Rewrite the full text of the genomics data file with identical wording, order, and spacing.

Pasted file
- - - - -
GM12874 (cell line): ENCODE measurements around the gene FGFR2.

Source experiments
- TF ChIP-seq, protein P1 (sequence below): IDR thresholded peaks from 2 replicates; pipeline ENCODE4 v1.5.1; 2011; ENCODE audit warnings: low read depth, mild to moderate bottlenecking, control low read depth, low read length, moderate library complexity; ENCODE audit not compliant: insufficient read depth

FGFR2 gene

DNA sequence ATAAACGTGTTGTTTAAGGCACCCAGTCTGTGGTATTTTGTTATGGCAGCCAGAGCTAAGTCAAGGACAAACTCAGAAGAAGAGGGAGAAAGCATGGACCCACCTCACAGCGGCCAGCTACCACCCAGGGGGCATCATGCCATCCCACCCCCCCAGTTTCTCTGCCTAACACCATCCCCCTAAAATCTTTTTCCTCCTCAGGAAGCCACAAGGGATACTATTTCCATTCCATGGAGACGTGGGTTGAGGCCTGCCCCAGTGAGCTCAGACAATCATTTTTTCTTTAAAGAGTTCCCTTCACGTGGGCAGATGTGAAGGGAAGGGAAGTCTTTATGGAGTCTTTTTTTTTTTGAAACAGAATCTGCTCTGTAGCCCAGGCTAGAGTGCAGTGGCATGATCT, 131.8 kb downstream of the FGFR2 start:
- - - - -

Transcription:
GM12874 (cell line): ENCODE measurements around the gene FGFR2.

Source experiments
- TF ChIP-seq, protein P1 (sequence below): IDR thresholded peaks from 2 replicates; pipeline ENCODE4 v1.5.1; 2011; ENCODE audit warnings: low read depth, mild to moderate bottlenecking, control low read depth, low read length, moderate library complexity; ENCODE audit not compliant: insufficient read depth

FGFR2 gene

DNA sequence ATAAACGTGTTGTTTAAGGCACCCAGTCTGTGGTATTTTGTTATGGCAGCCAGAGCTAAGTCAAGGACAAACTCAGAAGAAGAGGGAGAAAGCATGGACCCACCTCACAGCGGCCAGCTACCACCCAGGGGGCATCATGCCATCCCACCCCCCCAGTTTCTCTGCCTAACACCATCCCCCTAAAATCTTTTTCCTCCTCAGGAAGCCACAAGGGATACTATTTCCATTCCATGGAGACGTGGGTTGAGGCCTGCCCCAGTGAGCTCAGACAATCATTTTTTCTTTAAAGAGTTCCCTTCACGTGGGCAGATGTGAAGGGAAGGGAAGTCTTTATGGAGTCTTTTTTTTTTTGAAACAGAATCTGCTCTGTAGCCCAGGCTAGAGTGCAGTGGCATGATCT, 131.8 kb downstream of the FGFR2 start: